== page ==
There’s nothing that brings the internet together like a good old fashioned scandal. Whether that’s Hilaria “how you say cucumber in English” Baldwin, the O.J. trials, or Tom and Erika Girardi vs. everyone they’ve (allegedly) f*cked over.
As of late 2020, Erika Jayne/Girardi officially transcended the reality TV world into mainstream news and pop culture after she filed for divorce from Tom and the couple was sued for allegedly leveraging their breakup to embezzle money. And even though the Housewives franchises are no stranger to legal scandals (Teresa Guidice, Lynne Curtin, Jen Shah, etc.), Tom’s reputation and the sheer gravitas of the situation has catapulted the story into major news outlets like the LA Times and CNN — but most importantly, it’s being featured on the Real Housewives of Beverly Hills.
Up until this season, Erika Jayne was the Kourtney Kardashian of RHOBH: boring AF (Kim said it, not me). And sure, unlike Kourtney, Erika has been interesting to look at, but beyond that she’s been cold, reserved, and truly an enigma wrapped in a riddle and (allegedly stolen) cash.
IMO, getting to feature the divorce/lawsuit this season is the best thing to happen to RHOBH in a looooong time. Over the past few years the franchise has been littered with trivial storylines like PuppyGate that drag out for 10 episodes longer than they should, so bringing in an actual scandal to basically be the eighth cast member this season is bringing much-needed dimension and depth to the show. Otherwise, you just know the entire season was going to be ViolateGate (Sutton vs. Crystal). Yawn.
And I commend Erika on what she’s given us so far in season 11. She’s basically the Faye Resnick we never got — divulging her perspective on the lawsuit, commenting on Tom’s declining health, and sharing her real feelings about her and Tom’s relationship now that she doesn’t have to protect him. Her storyline this season has seriously resurrected the franchise from the brink of irrelevance, lacing it with a hint of true crime-ish elements combined with a more open and off-the-cuff Erika who’s actually pulling her weight within the cast.
And that leads me to my hot take: let’s keep The Pretty Mess on RHOBH as long as she’s still being… well, pretty messy.
If I’m getting too far ahead, there are CliffsNotes below to get you up to speed. But if you already have your PhD in the Erika/Tom scandal like me, feel free to skip the summary and get straight into my open letter to Bravo on why they should keep Erika around for season 12.
Erika’s Involvement in the Lawsuit(s)
About a month after Erika filed for divorce, Edelson PC filed a class action lawsuit against Erika and Tom, alleging that the couple embezzled settlement funds meant for victims who lost family in the 2018 Boeing plane crash. The lawsuit also claimed that the “‘divorce’ is simply a sham attempt to fraudulently protect Tom’s and Erika’s money…”.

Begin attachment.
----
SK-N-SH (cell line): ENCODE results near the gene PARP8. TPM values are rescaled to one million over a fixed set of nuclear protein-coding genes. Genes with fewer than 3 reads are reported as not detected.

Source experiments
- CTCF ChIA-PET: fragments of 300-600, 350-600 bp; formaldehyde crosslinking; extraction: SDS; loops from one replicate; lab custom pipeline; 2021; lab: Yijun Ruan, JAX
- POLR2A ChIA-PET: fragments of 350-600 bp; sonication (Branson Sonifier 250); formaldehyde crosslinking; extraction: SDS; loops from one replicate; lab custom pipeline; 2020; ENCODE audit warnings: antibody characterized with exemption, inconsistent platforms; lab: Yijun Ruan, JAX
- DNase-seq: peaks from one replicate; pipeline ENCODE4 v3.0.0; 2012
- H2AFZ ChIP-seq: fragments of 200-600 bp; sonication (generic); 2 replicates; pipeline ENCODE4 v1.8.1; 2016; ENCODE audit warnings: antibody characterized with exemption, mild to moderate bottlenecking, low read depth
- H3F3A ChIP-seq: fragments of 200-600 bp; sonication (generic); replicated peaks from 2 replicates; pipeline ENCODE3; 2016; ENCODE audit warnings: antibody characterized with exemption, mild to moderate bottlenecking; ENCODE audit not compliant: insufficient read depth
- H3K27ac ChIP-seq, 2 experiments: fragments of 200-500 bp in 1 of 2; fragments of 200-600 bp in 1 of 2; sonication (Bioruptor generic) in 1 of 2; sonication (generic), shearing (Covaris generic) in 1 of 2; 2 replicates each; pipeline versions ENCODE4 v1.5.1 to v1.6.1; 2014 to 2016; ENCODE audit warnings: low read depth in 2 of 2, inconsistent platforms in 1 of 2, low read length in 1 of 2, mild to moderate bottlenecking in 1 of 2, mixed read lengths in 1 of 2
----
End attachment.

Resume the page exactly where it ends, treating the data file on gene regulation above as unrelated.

On the heels of that, Tom’s former business partners filed a separate suit against him, claiming that Tom kept funds over $315,000 that he owed them for his own gain.
And although all this shadiness was allegedly orchestrated by Tom, the scandal is being framed in a way that implies Erika is guilty by association — and not just because of the allegedly opportunistic divorce, but also because her company EJ Global received over $20 million in loans from Tom’s law firm.
That $20 million was probably spent on her glam squad’s room and board during cast trips alone (kidding) (not really), which makes it all the more sad to know it could have been used to pay victim settlements — and all the more infuriating considering it did not belong to Erika in the first place. And that’s a sentiment the judge agrees with, after ruling that specific victims can go after Erika for up to $11 million to replace the amount Tom never paid them.
Why This Sh*t Is Interesting
What punches up the entire storyline is the juxtaposition between the way the media/lawsuits are framing Erika, and how she’s portraying herself on RHOBH.
While the lawsuits suggest that Erika had some part in/knowledge of Tom’s shady dealings, the RHOBH version of Erika is acting as if nothing illegal happened. In fact, she’s enraged that people dare speculate that the divorce timing was suspect, saying during the latest episode, “What’s being said is just, I mean, it’s insane. That my divorce is a sham, but nobody cares about the facts.” She also explicitly said the divorce wasn’t a ploy to hide assets while FaceTiming Kyle and Lisa. THE TEAAAA.
I’m the first to admit that she’s in a sh*tty position, mostly thanks to Tom. But we can’t forget that Erika is a performer by trade with an alter ego that even Danielle Staub couldn’t pull off. We’ve seen her transform from the world’s best poker player to a puss-patting, bodysuit-wearing, loud and bright singer/dancer. All this to say, her time on the stage and those two episodes in The Young and the Restless prove that she has the chops to act the part that her PR recommends.
And as much as I love to analyze what’s strategy and what’s not, at the end of the day I just want good TV. So Erica sharing those tidbits about the lawsuit hit hard, as did the comments about her and Tom’s pre-divorce relationship. For the past five seasons, we’ve heard nothing but glowing reviews of Tom “styrofoam cup” Girardi. Not a peep of indiscretion or disagreement, and not even Kim Richards piped in threatening that she had dirt. But Erika has finally, finally expressed several iotas of emotion and raw stories about their relationship this season, and whether those are her true feelings or a narrative suggested by her PR team (or Mikey), it makes you wonder, what other dirt is she going to spill, now that she’s not protecting Tom?